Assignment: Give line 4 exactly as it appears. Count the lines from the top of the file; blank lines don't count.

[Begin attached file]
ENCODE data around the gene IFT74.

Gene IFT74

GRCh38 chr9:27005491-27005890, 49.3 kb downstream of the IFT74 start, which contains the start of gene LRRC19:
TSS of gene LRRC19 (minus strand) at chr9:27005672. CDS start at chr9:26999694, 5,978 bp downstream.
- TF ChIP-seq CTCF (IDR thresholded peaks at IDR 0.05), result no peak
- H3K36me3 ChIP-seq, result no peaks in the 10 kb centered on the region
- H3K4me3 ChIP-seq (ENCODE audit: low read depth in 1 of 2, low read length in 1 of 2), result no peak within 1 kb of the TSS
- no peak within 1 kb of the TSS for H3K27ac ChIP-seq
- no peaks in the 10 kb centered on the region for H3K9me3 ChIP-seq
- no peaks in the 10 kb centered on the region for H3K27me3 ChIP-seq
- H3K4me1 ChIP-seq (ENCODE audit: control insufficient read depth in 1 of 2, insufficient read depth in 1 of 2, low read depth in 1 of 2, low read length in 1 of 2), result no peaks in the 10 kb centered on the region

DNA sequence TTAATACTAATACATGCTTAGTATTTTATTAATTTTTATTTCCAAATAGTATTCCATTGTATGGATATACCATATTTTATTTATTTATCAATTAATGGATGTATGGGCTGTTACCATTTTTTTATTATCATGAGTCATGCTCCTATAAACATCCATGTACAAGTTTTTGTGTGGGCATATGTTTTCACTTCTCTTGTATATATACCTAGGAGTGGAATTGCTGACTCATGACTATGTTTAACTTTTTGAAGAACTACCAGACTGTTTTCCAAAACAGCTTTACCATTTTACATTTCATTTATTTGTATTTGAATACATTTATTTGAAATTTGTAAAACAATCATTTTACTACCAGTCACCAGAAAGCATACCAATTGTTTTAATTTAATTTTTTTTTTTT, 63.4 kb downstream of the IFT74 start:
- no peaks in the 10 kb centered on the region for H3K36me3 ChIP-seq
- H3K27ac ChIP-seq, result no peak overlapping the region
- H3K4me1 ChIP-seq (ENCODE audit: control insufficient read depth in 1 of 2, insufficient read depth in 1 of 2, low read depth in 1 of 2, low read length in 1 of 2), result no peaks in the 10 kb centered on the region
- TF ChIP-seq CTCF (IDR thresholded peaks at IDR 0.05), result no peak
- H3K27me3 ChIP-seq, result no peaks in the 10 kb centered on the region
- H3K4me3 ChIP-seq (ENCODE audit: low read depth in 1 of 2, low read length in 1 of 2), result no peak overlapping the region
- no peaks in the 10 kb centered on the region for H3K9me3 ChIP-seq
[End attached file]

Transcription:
TSS of gene LRRC19 (minus strand) at chr9:27005672. CDS start at chr9:26999694, 5,978 bp downstream.